TACKLING SUSTAINABILITY, FOOD, AND SOCIAL INEQUALITIES
A ROADMAP FROM INDUSTRIAL LEGACY CITIES
By Matteo Bizzotto, Communications Officer, ICLEI – Local Governments for Sustainability
This blog post also appeared on CityTalk – A blog by ICLEI on 7 Dec 2020.
For cities with an industrial past that have undergone major transitions away from heavy industry as their economies have shifted, food insecurity has become a dire problem. Prolonged periods of disinvestment common to former blue-collar neighborhoods often means that food insecurity is more prevalent in these areas. But through their urban transitions, these cities are showing how food systems can be made more equitable and sustainable, and actively play a role in tackling social inequality.
Here are five cities tackling inequality in their food systems
Baltimore, USA: Through its Food Waste & Recovery Strategy, Baltimore supports the creation of composting locations led by community partners to increase opportunities for youth employment or other workforce development. Research has shown that on a per-ton basis, composting sustains two to four times the number of jobs as landfill or incinerator disposal.
Beijing E-Town, China: The district is aiming to engage residents in its zero-waste planning to test which waste fee models incentivize food-waste reduction, ensure public acceptance of fees and regulations, and create local job opportunities.
Pittsburgh, USA: The 412 Food Rescue initiative prevents good food from entering the waste streams by redirecting it to local nonprofits that serve those who are food insecure. Through the Food Rescue Hero app, individuals can volunteer to distribute food surpluses; in just a couple of years, more than 2000 people have volunteered.
Turku, Finland: Through its strategic procurement department, the city is working on decreasing the lifecycle carbon impacts of its food contracts. Along with tracking contractors’ greenhouse gas emissions, Turku and its residents are also setting goals to reduce food waste and are also shifting their diets to include more vegetarian meals as a part of working towards a climate-safe and sustainable future.
Cincinnati, USA: The city is testing delivery services to bring affordable groceries into neighborhoods that retailers consider unreachable. The pilot project Freshmen Cincy is a community delivery service that offers grocery pickup to Avondale community residents who receive state nutrition assistance. Residents can call or text a “Freshmen ambassador” in their community to get a delivery.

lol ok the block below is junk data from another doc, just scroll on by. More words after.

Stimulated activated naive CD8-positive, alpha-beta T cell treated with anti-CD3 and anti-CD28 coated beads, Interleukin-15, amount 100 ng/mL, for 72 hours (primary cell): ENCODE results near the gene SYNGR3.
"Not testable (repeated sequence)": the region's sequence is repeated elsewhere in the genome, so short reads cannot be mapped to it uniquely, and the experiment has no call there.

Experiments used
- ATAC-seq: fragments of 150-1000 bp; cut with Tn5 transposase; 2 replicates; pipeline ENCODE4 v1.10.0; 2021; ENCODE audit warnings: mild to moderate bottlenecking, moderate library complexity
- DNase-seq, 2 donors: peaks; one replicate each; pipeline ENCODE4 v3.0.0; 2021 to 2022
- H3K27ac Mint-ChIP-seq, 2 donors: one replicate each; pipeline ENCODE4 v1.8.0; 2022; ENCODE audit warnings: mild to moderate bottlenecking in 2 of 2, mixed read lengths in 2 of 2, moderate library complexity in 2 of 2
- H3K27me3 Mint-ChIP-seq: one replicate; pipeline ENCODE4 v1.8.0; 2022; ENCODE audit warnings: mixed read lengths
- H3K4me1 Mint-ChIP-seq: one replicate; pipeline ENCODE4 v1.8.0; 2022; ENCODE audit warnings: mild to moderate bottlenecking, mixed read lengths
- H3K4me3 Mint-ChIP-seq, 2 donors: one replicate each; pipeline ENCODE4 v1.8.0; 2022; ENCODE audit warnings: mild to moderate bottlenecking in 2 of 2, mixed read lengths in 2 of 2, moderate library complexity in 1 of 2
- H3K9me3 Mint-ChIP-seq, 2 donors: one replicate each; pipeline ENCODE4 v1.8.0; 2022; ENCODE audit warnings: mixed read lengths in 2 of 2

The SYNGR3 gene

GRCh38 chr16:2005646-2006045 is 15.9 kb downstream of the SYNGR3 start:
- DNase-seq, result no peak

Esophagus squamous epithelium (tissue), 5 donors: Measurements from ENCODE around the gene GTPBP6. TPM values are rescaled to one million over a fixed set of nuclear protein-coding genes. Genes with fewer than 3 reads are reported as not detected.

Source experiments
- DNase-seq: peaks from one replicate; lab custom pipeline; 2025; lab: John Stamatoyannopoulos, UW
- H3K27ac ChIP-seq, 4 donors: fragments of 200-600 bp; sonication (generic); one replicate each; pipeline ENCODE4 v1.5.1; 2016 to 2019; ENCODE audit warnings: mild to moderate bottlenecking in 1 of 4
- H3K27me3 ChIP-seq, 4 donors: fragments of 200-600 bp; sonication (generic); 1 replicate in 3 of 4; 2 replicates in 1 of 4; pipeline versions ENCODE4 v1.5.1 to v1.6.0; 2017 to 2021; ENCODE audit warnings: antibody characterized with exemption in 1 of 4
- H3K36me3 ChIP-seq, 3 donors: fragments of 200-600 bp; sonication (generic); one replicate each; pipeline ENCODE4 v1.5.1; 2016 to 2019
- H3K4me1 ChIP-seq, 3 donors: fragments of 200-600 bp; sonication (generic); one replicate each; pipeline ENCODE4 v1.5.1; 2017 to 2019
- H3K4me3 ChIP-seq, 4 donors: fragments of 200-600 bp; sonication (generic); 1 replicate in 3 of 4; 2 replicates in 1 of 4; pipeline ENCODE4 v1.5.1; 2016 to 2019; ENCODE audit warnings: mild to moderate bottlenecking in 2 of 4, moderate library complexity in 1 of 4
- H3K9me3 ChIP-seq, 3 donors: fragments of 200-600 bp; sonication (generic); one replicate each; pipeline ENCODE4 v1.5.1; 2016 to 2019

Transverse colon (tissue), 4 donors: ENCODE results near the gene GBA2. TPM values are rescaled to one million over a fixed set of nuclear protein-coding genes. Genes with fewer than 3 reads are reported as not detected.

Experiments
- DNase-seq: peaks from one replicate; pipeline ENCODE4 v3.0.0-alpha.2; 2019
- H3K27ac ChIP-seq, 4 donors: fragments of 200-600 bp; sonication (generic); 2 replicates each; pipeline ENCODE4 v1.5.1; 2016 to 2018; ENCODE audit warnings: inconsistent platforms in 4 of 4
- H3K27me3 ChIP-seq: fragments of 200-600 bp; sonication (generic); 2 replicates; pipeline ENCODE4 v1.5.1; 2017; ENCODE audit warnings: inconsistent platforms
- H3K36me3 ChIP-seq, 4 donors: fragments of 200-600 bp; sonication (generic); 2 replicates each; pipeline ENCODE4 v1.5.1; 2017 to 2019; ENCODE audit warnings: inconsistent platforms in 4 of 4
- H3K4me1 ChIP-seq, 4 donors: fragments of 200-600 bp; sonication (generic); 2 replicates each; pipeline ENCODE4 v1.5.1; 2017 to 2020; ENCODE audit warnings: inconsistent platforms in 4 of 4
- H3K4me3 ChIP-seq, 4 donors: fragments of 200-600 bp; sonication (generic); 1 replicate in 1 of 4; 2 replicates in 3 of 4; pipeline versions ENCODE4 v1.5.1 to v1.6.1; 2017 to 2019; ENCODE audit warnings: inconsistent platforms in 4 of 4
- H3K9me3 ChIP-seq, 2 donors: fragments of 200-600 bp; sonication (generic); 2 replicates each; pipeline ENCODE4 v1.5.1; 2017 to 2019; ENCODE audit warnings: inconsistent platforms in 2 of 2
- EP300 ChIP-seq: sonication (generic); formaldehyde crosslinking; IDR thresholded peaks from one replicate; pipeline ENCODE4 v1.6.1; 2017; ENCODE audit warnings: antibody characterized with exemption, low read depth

In all those cases, the first step towards an inclusive transition is the recognition of those groups that have been left behind, followed by a commitment to achieve healthy and just conditions for all local residents.
© City of Baltimore, Goucher University Food Recovery Network
PUTTING THEORY INTO PRACTICE: DESIGNING INTERVENTIONS WITH AN EQUITY LENS
These five cities are members of the Urban Transitions Alliance, a city network for knowledge-exchange that supports industrial legacy cities to co-develop solutions tailored to their individual transitions to a sustainable future/
One of the key objectives of the Urban Transitions Alliance is to help local governments establish a common and tangible understanding of social equity among all stakeholders. Alliance Members have been exploring, learning, and sharing experiences and best practices that helped form a simple and effective equity framework. This recently launched blueprint focuses on three simple dimensions:
- ACCESS: How can programs support equal access to public services and infrastructure for all residents – independent of factors like age, neighborhood, income, social group or language?
- PARTICIPATION: The more programs are designed with rather than for residents, including all voices across the city and involving those affected early-on, the more they meet local needs and generate long-term impacts.
- OPPORTUNITY: To offer fair perspectives for all, how can interventions provide 1) improved access to quality education for all, 2) provision of career perspectives and 3) increased diversity in employment?
These dimensions help to communicate about social equity, spur equity thinking, and assess and incorporate positive equity outcomes in sustainability projects. They are by no means mutually exclusive – very often, programs succeed best when all three aspects are considered early on.
You can find the full Urban Transitions Alliance Equity Framework here.